Home network design - IPv6, multiple subnets and/or bridges

oscar

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#1
Hi,

My home network is a bit of a mess. I would like to make it better, with these as ultimate goals:

- Have two different subnets for LAN and WLAN (allowing communication from LAN to WLAN, but only a few selected ports between WLAN and LAN)
- Being able to communicate with the Plex server (LAN) from WLAN clients
- IPv6 with different prefix for each subnet (like using 172.16.0., 172.16.1. for each subnet with IPv4)
- Having a more controlled WLAN (more firewall rules)
- If really lucky, I would like some service discoverability between subnets, but it is optional (mostly me here anyways!)

This is the current situation:

Current local network.png

I had to bridge igb1 and igb2 (LAN and WLAN) in order to have my WLAN clients (Android devices, Chromecasts etc) communicate with the Plex server properly, as this seems to go online and back (somehow).

This is what I think I'd like:

Local network.png

But I am not sure this is the best idea either. Is it impossible to have some typical consumer services work between subnets like this? What is a better way to segment my network that I don't know about yet?
 

SirDice

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#2
IPv6 with different prefix for each subnet (like using 172.16.0., 172.16.1. for each subnet with IPv4)
Do you get native IPv6 from your provider or are you using a tunnel broker like he.net? If it's the latter, you get a /64 by default but you can enable an additional /48 network. The /48 range can easily be cut up in multiple /64 segments. From there it's basically the same as for IPv4, just make sure routing is set up correctly.
 
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oscar

oscar

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Messages: 14

#3
Do you get native IPv6 from your provider or are you using a tunnel broker like he.net? If it's the latter, you get a /64 by default but you can enable an additional /48 network. The /48 range can easily be cut up in multiple /64 segments. From there it's basically the same as for IPv4, just make sure routing is set up correctly.
I have a /48 from he.net, which I was planning of splitting into several /64. But I can't make it work with my current setup (using a bridge, it seems that I can't assign a IPv6 address to the bridge?) which is why I am trying to take a step back and redo things. :)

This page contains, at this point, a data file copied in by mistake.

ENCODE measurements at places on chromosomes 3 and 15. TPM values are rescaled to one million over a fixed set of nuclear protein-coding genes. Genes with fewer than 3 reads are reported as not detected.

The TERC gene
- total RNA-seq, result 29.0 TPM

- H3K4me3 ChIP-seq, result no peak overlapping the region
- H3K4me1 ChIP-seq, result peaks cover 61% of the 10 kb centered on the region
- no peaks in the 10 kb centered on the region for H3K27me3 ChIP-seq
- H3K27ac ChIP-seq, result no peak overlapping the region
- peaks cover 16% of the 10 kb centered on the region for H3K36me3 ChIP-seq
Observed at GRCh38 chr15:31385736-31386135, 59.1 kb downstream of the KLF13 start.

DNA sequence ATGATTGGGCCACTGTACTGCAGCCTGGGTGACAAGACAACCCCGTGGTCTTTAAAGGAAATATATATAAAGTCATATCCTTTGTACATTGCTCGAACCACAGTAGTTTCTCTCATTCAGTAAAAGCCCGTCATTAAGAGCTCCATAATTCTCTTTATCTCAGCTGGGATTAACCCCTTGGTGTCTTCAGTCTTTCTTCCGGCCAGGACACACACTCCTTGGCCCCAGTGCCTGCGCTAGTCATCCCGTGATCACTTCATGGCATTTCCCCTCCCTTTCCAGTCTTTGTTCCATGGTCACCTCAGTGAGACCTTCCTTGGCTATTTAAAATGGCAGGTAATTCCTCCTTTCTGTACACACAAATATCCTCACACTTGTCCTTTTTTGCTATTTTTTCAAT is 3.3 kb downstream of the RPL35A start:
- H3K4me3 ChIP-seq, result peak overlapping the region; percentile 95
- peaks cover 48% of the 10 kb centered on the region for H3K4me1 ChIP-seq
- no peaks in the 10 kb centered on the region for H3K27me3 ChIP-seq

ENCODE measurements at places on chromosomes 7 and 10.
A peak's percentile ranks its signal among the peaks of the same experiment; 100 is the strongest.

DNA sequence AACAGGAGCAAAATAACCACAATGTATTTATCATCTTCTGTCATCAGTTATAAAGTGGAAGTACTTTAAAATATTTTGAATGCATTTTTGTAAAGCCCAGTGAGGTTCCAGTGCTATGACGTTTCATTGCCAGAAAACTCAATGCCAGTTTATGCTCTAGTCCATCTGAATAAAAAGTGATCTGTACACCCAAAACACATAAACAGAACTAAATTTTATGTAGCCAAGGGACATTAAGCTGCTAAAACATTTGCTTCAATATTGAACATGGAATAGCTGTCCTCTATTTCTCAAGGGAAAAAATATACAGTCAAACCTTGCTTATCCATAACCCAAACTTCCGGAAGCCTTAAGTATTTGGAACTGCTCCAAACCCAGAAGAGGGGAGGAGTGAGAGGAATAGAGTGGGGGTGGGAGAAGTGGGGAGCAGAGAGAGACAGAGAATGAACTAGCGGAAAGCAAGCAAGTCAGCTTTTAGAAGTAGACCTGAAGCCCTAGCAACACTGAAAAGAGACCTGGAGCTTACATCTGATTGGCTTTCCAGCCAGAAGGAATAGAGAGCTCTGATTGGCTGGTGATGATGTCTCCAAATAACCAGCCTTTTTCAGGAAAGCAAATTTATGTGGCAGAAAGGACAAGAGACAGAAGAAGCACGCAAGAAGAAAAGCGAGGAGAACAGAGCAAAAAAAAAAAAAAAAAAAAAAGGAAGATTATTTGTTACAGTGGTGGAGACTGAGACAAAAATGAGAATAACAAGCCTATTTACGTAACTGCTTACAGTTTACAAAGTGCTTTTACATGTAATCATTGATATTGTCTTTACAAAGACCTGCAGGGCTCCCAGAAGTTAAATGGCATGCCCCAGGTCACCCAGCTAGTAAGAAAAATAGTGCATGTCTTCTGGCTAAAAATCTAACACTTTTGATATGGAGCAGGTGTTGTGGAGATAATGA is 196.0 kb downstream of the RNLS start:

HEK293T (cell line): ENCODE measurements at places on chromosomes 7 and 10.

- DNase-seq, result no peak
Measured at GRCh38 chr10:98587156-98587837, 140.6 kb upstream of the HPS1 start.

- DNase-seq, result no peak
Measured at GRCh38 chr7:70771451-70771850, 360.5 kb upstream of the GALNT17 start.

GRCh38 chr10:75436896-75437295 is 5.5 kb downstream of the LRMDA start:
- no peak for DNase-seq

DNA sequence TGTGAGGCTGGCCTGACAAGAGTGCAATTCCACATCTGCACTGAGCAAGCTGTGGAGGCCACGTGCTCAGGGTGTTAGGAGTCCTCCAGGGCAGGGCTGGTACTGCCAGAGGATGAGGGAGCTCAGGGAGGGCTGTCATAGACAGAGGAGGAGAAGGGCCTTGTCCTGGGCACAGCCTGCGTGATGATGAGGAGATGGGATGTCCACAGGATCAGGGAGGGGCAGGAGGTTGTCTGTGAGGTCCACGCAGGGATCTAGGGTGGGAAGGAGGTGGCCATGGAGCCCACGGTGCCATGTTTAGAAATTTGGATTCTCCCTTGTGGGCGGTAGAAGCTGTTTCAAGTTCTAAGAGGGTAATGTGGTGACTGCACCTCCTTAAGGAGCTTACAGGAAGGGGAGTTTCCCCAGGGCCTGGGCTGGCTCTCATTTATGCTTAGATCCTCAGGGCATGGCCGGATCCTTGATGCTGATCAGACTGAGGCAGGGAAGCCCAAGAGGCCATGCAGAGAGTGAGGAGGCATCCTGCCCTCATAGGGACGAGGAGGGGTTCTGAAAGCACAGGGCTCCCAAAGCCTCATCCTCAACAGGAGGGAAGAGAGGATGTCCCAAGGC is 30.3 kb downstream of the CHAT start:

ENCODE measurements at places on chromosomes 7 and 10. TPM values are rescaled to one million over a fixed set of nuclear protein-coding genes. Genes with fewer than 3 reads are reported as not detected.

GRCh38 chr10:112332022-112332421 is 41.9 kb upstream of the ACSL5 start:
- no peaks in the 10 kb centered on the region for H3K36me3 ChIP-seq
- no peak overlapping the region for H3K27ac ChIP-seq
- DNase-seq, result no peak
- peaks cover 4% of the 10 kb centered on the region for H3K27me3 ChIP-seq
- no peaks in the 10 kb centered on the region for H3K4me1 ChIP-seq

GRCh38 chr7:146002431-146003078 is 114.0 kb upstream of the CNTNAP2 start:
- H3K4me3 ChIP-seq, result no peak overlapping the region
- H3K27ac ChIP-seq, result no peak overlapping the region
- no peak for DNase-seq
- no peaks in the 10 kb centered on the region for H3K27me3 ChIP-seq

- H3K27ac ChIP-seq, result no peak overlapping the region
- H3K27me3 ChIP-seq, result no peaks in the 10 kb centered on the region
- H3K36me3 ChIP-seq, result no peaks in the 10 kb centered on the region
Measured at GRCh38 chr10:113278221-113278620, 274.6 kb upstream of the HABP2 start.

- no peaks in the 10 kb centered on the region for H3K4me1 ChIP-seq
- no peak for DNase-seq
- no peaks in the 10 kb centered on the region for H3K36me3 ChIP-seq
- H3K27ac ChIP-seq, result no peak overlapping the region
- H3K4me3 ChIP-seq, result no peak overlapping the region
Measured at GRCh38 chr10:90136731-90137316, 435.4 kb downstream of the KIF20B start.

SirDice

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#4
But I can't make it work with my current setup (using a bridge, it seems that I can't assign a IPv6 address to the bridge?)
A bridge, by its very definition, ties two or more broadcast domains together. Which is the polar opposite of separating broadcast domains. This is what you're actually doing by splitting up your network into multiple segments.

What you could do is renumber everything using one of the base /64 segments you created. Fix everything so it's all in that segment. That would preserve the "status quo", everything will still be the same (just a different IPv6 network address) and working. Then move each part to its own network, one by one, fixing issues as you work your way through it.
 
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oscar

oscar

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#5
A bridge, by its very definition, ties two or more broadcast domains together. Which is the polar opposite of separating broadcast domains. This is what you're actually doing by splitting up your network into multiple segments.
I probably should have been more clear in the inital post. I would like to separate my home network into multiple broadcast domains, one for the LAN, one for the WLAN and one for the IOT net. In the current network I've bridged LAN and WLAN into one network in order to have Plex and SMB working between the WLAN and LAN (otherwise WLAN clients could not discover nor interact with the Plex service).

I've tried (just for fun) to make my bridged network have IPv6 but I couldn't make it work (for the reasons previously mentioned).
 

SirDice

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#6
I've tried (just for fun) to make my bridged network have IPv6 but I couldn't make it work (for the reasons previously mentioned).
So I gather there's no working IPv6 at all at the moment? Try and focus on that first. Just take the first of the /64 segments and put everything in the same network. IPv6 is not that different from IPv4, you have to deal with exactly the same issues as setting up a network with IPv4. You should have all machines in the same IPv4 and IPv6 network and have that working first. Or else you will get too many problems to solve at the same time, not a problem if you deal with things like this on a daily basis but if you're new it can be rather daunting.
 
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